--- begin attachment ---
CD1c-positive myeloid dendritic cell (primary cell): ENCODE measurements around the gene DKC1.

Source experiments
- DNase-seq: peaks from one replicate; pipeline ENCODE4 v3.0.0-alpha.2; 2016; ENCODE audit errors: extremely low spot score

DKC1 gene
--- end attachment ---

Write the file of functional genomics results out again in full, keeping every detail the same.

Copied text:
CD1c-positive myeloid dendritic cell (primary cell): ENCODE measurements around the gene DKC1.

Source experiments
- DNase-seq: peaks from one replicate; pipeline ENCODE4 v3.0.0-alpha.2; 2016; ENCODE audit errors: extremely low spot score

DKC1 gene